Cougar, Mountain Lion, Puma

(Puma concolor)


Facts

Cougar, Mountain Lion, Puma IUCN LEAST CONCERN (LC)

 

Facts about this animal

The Cougar is a big, uniformly tawny-brown to greyish coloured cat with a long body and a rather long tail. The head-body-length is 105-180 cm, tail length is 60-90 cm. The weight is 35-72 kg. Females a smaller than males. The head is relatively small, with conspicuous black patches on the muzzle. The ears are short and rounded, and black on the backside. Juvenile are marked with dark spots on the head, body and legs, and with stripes on the tail. This markings disappear at an age of about six months.

Did you know?
That the mountain lion is found over a wider range than any other mammal in the western hemisphere?


 

Factsheet
Class MAMMALIA
Order CARNIVORA
Suborder FISSIPEDIA
Family FELIDAE
Name (Scientific) Puma concolor
Name (English) Cougar, Mountain Lion, Puma
Name (French) Puma, Cougar, Lion des montagnes
Name (German) Puma
Name (Spanish) Puma
Local names Brasil: Onca vermelha, leão
Guaraní: Yaguá pytá
Mapuche: Trapial
Uruguay: León bayo
USA: Cougar, Mountain lion, Catamount
CITES Status Appendix II
CMS Status Not listed

 

 

Photo Copyright by
Ask Joanna

Distribution

 


Distribution
Range North and South America
Habitat In different types of forests, lowland and montane deserts, swamps, grassland, or any other area with adequate cover and prey.
Wild population The Canadian population: 3,500-5,000; western US population: 10,000 (1990s); Central and South America: much higher, although it is unclear (1996) (Red List IUCN 2011)
Zoo population 353 reported to ISIS (2007)

In the Zoo

Cougar, Mountain Lion, Puma

 

How this animal should be transported

Transport crates should be sufficiently large to meet legal requirements, sufficiently strong to prevent escape or damage to the crate and animal, and have an adequate number of handles. Basic design should allow free flow of air through multiple sides of the container. A double door design on each end of the crate should be used. The "inner" door on each end should have bars to contain the animal, and the "outer" door should consist of a thin panel of expanded metal that provides safety for the handlers. The doors on each end of the crate should travel vertically to facilitate animal transfer and contain a secure locking system. The crate should drain well, and absorbent bedding should be used to prevent the animal from being exposed to or lying in urine or excreta. The crate should be of a size that allows easy lifting, transport and movement through doorways.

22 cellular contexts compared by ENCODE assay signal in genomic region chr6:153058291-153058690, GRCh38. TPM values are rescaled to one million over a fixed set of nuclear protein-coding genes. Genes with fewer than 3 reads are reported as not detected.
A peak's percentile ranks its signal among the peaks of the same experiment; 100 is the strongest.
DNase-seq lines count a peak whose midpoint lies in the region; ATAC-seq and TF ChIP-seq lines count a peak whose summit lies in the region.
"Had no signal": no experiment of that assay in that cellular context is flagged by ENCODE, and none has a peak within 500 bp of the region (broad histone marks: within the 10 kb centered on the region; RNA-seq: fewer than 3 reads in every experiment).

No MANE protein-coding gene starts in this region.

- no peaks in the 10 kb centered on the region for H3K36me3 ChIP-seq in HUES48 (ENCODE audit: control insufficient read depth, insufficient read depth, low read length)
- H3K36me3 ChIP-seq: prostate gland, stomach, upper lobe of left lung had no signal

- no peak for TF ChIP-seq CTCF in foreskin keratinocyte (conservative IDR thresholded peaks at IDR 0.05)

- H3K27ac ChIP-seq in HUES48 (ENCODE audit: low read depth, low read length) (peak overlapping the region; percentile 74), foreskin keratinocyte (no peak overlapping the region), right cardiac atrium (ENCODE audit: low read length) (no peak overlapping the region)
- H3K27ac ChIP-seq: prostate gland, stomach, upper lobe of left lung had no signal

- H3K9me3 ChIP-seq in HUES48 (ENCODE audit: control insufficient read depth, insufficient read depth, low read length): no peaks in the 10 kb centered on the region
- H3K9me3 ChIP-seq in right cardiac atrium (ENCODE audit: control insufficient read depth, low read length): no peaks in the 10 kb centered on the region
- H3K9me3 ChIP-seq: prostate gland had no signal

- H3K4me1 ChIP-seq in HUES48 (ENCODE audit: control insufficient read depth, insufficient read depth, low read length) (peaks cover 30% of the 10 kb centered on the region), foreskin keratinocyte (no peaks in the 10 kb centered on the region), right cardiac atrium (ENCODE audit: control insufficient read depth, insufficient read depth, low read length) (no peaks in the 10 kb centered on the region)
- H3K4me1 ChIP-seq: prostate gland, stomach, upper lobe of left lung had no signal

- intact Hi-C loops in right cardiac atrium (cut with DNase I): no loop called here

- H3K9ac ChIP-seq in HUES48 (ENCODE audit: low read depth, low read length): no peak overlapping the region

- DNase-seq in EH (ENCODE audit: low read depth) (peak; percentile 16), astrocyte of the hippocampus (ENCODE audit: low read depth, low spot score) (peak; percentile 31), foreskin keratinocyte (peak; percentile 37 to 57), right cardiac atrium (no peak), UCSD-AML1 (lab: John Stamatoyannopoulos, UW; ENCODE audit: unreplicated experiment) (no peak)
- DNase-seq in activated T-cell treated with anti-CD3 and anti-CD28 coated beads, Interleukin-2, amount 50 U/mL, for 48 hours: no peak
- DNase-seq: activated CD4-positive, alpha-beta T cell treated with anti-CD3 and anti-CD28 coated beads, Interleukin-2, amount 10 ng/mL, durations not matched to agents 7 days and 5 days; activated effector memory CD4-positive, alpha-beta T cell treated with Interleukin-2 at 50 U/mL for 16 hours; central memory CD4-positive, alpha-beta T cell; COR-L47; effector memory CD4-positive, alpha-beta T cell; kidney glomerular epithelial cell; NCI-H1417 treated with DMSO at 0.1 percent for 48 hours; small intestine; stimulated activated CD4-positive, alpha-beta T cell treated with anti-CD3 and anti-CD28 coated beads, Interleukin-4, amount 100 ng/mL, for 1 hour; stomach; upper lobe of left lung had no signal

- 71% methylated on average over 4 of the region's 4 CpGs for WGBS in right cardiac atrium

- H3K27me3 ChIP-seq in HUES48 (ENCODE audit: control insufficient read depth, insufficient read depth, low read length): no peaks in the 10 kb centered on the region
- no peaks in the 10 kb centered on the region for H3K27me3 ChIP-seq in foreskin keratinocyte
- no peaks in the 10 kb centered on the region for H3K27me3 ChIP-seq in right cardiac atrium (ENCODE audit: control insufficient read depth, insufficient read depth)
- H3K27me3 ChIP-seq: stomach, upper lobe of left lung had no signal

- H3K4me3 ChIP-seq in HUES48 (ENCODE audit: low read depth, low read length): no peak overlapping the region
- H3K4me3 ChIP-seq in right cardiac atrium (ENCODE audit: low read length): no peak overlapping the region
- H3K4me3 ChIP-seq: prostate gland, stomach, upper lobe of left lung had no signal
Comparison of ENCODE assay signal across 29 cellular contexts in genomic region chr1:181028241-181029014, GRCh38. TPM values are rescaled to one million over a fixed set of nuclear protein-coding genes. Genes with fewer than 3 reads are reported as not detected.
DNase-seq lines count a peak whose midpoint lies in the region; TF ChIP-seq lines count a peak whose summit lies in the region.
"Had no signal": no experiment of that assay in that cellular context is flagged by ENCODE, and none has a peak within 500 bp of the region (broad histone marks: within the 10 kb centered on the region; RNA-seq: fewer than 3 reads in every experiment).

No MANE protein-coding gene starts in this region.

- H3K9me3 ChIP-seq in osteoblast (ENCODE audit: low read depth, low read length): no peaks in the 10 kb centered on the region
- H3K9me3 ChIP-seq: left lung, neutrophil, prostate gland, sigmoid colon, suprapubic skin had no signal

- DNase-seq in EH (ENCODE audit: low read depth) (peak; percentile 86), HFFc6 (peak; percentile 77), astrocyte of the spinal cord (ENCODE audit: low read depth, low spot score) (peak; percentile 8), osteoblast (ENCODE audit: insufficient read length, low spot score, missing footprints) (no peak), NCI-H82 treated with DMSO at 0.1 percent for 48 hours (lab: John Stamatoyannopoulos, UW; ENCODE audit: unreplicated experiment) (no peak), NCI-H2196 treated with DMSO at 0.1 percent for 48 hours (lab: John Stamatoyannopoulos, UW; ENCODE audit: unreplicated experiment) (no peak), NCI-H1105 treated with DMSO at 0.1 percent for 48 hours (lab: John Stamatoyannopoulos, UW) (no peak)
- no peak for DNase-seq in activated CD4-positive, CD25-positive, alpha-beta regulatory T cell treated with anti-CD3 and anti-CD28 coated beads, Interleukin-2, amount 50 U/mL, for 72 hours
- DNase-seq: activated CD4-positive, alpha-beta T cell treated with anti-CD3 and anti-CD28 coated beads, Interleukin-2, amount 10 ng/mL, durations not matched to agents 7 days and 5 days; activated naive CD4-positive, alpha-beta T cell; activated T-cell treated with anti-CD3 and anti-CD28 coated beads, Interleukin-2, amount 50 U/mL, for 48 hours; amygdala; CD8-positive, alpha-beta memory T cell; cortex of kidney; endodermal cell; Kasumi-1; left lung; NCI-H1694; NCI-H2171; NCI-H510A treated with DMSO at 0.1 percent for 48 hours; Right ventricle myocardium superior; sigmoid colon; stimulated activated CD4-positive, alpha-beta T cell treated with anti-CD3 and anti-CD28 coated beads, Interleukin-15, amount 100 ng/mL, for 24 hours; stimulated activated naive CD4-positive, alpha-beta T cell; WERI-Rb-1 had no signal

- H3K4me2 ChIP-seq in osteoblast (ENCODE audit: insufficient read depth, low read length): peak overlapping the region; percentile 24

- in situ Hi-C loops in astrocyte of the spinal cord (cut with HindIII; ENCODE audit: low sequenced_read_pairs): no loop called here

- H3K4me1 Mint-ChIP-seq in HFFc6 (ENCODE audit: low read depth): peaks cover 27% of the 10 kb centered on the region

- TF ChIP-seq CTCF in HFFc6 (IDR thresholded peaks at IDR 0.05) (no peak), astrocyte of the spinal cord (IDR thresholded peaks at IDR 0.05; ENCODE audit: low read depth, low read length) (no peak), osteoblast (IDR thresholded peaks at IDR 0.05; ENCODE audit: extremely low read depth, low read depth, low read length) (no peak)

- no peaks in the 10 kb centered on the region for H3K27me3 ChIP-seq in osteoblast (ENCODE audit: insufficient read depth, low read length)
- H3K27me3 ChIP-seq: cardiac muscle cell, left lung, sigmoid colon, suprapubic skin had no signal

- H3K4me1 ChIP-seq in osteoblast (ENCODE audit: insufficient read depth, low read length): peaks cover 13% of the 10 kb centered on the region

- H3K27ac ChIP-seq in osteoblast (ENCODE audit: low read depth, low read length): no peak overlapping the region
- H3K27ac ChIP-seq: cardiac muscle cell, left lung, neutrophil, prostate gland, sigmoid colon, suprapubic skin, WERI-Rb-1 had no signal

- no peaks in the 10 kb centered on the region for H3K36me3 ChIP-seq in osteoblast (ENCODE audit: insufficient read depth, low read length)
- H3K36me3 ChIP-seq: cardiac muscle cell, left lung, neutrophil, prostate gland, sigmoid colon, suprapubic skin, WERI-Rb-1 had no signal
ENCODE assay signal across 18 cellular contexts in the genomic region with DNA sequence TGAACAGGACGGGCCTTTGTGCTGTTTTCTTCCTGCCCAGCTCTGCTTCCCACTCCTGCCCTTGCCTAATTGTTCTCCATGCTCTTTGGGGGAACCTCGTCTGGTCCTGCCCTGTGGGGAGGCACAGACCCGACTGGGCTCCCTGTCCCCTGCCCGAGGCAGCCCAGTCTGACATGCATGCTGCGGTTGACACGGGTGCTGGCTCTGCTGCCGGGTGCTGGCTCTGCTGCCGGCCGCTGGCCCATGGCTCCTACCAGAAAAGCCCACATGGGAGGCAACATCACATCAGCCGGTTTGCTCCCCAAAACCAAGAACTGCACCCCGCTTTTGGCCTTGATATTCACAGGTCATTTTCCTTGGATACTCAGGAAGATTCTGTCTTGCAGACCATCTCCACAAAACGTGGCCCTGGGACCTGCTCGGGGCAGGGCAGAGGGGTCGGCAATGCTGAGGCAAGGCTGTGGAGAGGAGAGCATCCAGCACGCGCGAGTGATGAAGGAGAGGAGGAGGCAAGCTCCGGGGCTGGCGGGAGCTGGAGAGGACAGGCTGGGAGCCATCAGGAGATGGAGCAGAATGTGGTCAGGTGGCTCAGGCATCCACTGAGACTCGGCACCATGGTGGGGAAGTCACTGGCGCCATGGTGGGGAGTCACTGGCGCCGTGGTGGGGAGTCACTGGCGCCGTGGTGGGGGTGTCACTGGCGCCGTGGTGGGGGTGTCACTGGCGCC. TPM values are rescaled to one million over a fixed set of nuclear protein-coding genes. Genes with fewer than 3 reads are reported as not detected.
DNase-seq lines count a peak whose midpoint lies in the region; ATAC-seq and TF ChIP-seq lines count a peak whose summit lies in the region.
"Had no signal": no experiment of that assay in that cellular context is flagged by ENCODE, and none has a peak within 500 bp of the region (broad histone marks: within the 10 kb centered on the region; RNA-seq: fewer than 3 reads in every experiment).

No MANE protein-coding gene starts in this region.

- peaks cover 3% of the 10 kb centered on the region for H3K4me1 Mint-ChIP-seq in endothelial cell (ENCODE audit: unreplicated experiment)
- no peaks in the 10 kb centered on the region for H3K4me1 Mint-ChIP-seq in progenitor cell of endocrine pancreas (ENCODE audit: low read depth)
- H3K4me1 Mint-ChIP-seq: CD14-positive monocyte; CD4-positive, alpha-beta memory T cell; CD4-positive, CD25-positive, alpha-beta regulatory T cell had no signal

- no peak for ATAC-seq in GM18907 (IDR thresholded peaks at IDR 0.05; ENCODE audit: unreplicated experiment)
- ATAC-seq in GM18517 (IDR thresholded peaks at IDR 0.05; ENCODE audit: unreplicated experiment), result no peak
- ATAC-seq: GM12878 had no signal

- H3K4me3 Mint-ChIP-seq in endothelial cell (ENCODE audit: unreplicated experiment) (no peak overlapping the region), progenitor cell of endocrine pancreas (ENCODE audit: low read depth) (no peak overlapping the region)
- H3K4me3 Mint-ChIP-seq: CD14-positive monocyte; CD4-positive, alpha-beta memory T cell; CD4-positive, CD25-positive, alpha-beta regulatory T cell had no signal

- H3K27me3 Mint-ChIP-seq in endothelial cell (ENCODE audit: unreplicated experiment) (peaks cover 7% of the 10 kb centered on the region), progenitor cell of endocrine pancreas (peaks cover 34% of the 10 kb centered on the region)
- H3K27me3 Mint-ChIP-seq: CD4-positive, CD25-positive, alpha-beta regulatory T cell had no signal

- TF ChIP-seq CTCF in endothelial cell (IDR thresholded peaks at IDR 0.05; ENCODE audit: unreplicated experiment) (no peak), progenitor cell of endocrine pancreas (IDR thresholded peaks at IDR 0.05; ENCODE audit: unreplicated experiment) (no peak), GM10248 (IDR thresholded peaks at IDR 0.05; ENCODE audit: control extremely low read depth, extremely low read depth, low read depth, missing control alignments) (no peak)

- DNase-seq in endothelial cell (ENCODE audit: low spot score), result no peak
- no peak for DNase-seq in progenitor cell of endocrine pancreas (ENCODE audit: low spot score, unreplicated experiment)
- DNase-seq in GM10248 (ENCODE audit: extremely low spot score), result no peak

The shipment should be organised in a way to minimise stress. The animal should have access to its transport crate for 2 weeks before shipment, preferably being fed within it. If an extended trip is anticipated, water and eventually food should be provided while the animal is in transit. Ideally one of the animal's keepers should accompany it during transport, providing for its care and helping it adjust to the new environment.

 

For air transport, Container Note 72 of the IATA Live Animals Regulations should be followed.

 

Find this animal on ZooLex

 

Photo Copyright by
Stephen Lea

Why do zoos keep this animal

Although locally rare or extinct, the cougar is not yet an endangered species. It is kept primarily by zoos in North, Central and South America for educational reasons because it is an important element of their native fauna. In Europe and elsewhere the cougar has become rare in zoos as it has largely been replaced by endangered cat species, such as snow leopard.